Update: Monday, 6 p.m. -- Detroit FBI spokesman Simon Shaykhet said agents would continue digging until sundown and will return Tuesday at 8 a.m.. to resume activities. He declined to provide specifics beyond that.
10 p.m.: Fox2 reports nothing of substance was found by sundown.
Tuesday, 6 a.m. -- The FBI will be back at it today looking for the body of James Hoffa.
On Monday morning, almost as quickly as a snap of the finger, a circus broke out at a corner of rural Oakland Township.
There were no elephants and dancing bears. But there were FBI agents, sheriff's deputies, farm equipment and lots of TV cameras and reporters, curious neighbors and gawking motorists, some who stopped to snap a photo.
The FBI was digging for James R. Hoffa, with the help of excavation tools including a backhoe and shovels.
It wasn't a huge surprise, in some ways.
Ex-Detroit mobster Tony Zerilli had come forward and spoken to the media several months ago, saying Hoffa is buried on property at a property near the corner of Buell and Adams Road. The site once belonged to Detroit's top mobster Jack Tocco. The FBI was interested.
"Buried Him Alive"
Zerilli, in a transcript of a partial book offered for sale on his website HoffaFound.com, said mobsters drove Hoffa to the property on July 30, 1975, bound and gagged him, then took a shovel and "cracked Hoffa over the head with it." A gravesite already had been dug in a barn.
"They threw him in the hole, buried him alive," Zerilli wrote. "He wasn't shot, he wasn't stabbed, nothing like that. A cement slab of some sort was placed on top of the dirt to make certain he was not going to be discovered. And that was it. End of story."
Zerilli was at the excavation site for a while Monday morning, but took off. His attorney, David Chasnick, said he may have been a little intimidated by the crowd. Chasnick said the FBI confirmed that the cement slab was still there.
Chasnick gave journalists copies of Zerilli's 21-page manuscript of his developing book on the disappearance. Zerilli, 85, is broke and has said he wants to make money on all of this.
As part of the day's activities in Oakland, press conferences broke out.
TV Commentator With Cred
There was Keith Corbett, former head of the U.S. Attorney's Organized Crime Strike Force, who was on hand as a commentator for WDIV.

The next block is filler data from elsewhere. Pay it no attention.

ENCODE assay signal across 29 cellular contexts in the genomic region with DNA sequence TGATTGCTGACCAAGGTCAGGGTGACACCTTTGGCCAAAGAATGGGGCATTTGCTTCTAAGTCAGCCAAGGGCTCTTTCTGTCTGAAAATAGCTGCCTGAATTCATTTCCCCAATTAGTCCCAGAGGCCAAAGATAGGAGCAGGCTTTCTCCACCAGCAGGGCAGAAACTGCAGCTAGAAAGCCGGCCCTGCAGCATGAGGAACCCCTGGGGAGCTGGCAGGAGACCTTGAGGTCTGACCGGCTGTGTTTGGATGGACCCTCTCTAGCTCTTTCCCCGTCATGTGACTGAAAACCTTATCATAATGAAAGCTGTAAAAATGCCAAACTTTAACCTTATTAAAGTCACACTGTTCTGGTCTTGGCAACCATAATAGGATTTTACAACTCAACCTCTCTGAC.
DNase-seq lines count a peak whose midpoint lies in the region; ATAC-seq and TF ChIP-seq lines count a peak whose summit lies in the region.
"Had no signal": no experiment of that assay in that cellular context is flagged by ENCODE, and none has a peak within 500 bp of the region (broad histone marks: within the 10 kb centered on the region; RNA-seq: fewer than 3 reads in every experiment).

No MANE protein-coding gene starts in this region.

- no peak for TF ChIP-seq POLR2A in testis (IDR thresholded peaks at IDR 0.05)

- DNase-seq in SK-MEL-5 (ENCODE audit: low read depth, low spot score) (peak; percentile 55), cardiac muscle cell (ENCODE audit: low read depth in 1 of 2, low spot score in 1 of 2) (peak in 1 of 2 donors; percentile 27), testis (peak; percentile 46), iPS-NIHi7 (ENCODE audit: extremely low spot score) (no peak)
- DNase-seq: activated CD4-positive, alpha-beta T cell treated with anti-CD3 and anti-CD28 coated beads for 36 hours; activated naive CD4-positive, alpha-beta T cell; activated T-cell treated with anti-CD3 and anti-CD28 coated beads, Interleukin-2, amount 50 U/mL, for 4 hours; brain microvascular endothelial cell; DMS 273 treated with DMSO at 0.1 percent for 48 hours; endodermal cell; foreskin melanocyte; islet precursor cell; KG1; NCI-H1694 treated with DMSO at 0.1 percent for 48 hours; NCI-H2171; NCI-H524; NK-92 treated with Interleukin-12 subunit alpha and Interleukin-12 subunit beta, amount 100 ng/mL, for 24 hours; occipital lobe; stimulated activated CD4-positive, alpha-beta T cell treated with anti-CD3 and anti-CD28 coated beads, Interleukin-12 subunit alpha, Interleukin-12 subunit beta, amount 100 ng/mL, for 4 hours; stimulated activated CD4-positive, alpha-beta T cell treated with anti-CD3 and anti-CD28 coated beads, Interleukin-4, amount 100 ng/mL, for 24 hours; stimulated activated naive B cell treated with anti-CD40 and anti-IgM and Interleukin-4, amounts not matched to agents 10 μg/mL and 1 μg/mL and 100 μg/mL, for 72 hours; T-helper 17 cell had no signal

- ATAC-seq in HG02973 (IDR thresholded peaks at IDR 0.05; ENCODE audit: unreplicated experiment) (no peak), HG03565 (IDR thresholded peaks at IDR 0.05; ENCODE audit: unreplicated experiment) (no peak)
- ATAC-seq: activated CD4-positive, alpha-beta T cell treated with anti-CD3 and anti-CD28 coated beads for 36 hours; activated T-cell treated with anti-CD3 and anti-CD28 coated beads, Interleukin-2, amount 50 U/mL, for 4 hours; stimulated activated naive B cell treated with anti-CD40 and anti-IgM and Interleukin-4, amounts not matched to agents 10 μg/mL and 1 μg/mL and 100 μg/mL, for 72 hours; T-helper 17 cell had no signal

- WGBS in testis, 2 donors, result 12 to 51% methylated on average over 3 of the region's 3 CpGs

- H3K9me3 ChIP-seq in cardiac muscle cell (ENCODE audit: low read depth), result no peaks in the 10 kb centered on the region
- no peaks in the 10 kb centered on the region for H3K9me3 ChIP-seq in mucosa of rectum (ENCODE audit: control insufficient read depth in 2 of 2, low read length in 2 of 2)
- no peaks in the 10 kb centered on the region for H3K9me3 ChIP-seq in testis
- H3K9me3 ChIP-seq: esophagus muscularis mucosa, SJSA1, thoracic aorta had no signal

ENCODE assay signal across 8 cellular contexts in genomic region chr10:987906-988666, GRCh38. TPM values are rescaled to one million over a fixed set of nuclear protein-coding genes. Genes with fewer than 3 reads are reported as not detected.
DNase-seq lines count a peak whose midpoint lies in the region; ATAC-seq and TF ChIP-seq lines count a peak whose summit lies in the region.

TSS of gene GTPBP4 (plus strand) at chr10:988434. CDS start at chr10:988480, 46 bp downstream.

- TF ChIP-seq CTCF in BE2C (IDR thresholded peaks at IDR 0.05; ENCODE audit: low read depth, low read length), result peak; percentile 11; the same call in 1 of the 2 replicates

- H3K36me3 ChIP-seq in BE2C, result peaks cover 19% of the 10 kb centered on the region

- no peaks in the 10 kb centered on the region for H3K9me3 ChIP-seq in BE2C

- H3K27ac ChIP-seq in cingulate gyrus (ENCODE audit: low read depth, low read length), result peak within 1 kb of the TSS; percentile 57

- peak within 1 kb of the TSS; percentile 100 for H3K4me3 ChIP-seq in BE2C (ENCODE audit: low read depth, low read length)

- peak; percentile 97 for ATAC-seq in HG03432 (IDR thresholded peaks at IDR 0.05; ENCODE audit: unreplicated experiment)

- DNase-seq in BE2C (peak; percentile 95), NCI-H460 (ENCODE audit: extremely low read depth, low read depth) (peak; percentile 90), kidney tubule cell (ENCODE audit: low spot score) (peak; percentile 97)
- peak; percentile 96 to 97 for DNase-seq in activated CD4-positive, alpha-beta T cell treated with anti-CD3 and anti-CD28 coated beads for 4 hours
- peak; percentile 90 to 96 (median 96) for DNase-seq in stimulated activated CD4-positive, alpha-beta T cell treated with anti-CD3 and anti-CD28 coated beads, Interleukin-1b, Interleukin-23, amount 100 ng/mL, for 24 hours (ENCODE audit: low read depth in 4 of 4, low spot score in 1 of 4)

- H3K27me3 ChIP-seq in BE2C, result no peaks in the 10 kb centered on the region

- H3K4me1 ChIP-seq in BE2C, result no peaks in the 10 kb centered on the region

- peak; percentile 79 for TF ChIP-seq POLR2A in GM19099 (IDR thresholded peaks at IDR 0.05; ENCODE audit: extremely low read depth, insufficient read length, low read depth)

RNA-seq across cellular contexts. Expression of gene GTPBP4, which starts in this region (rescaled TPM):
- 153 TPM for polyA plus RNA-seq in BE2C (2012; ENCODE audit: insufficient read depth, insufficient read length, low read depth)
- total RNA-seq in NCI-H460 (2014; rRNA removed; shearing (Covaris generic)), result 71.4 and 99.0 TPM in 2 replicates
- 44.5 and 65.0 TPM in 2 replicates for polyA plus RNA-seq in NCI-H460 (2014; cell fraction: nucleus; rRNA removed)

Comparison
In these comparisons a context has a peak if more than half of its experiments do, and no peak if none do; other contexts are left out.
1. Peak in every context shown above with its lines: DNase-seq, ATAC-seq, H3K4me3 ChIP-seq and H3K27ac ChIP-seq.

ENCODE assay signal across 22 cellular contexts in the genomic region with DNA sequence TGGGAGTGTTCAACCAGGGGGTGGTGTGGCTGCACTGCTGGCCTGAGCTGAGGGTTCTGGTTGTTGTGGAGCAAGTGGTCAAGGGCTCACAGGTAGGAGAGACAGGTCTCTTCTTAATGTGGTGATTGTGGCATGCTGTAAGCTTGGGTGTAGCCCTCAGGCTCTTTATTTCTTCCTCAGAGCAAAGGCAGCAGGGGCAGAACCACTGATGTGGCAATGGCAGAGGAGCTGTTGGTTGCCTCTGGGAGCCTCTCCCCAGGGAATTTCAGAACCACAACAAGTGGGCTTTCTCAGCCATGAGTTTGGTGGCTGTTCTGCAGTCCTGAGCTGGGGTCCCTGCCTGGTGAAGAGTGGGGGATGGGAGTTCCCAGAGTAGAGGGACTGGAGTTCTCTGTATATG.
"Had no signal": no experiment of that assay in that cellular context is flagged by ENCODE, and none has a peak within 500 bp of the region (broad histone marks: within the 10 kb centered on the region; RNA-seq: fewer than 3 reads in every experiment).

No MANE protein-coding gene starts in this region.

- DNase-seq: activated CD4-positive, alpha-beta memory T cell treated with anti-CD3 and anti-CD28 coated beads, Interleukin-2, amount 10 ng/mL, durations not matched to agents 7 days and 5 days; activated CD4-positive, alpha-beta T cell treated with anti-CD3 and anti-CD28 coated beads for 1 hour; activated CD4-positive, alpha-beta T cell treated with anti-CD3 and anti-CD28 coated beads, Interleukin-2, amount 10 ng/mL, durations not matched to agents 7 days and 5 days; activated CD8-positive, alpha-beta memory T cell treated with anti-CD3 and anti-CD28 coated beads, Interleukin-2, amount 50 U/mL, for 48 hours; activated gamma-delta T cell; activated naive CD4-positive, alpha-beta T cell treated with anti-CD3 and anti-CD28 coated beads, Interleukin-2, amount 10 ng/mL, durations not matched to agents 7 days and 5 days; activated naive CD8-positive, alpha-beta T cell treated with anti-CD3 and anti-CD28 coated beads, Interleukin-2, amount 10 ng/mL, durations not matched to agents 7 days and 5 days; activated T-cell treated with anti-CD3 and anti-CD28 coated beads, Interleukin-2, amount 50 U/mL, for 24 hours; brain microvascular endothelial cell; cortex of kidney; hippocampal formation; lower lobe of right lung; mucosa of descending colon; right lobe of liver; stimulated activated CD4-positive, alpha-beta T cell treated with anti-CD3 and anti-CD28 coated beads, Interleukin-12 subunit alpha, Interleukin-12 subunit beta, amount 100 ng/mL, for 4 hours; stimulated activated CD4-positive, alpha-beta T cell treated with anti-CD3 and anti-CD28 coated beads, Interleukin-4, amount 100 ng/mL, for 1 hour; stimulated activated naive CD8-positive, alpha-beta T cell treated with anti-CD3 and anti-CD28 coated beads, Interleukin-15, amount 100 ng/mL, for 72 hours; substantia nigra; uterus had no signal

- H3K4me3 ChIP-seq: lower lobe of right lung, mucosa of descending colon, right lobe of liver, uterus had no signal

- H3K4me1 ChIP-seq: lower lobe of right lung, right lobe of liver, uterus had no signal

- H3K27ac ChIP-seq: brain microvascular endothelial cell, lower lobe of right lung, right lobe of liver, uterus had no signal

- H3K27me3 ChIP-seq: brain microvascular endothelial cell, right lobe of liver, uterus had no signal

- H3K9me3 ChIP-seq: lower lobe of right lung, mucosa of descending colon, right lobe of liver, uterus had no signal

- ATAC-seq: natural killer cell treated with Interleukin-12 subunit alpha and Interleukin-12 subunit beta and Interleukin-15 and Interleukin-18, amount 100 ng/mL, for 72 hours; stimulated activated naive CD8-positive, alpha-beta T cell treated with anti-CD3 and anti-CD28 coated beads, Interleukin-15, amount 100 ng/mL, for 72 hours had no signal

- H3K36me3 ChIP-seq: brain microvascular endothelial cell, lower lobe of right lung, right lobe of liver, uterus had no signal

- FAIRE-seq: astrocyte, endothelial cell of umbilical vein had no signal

Corbett told reporters Zerilli's motive for getting the FBI to dig undoubtedly involves his book-in-progress. Still, he said Zerilli was in a position to know what happened. Though he was in prison at the time of the 1975 disappearance from outside a Bloomfield Township restaurant, Zerilli's father was running the Detroit mob, Corbett noted.
Corbett said he would have acted on Zerillli's tip and proceeded with the dig if here were still with the feds.
"I think you have to," he said, acknowledging there's always fallout if a major search yields nothing.
"I think any time you you look for somebody and you don't find the body, yeah, it's embarrassing."
One nearby neighbor game over to look.
Margaret Willard Traub said she lives in the house the late mobster Tony Giacalone once lived in. She said a neighbor knew Giacalone and always suspected he had a hand in Hoffa's disappearance.
"I Can't Wait"
She said the dig, the press, the whole scene "kind of brings some local color" to the area. As she spoke, an elementary school-aged child named Drake could hardly contain his excitement, saying "I can't wait" for them to find the body.
Zerilli's attorney David Chasnick held a second press conference in the early afternoon.
He said his client was "thrilled this has finally come to an end" and thrilled the Hoffa family may get peace of mind.
He said he's had meetings with the feds and they believe the body is there, "100 percent. It's not like 50-50, maybe. They think they're going to find it.'
As of 3 p.m., the FBI was still there. So was the press.
The only question: Is Jimmy Hoffa's body there?
- Who is Mobster Tony Zerilli and What Does He Really Know About Hoffa? (Deadline Detroit, Jan. 14, 2013)
- Did Mobster Tony Zerilli Want to Whack Jimmy Hoffa in the 1960s? (Deadline Detroit, Jan. 15, 2013)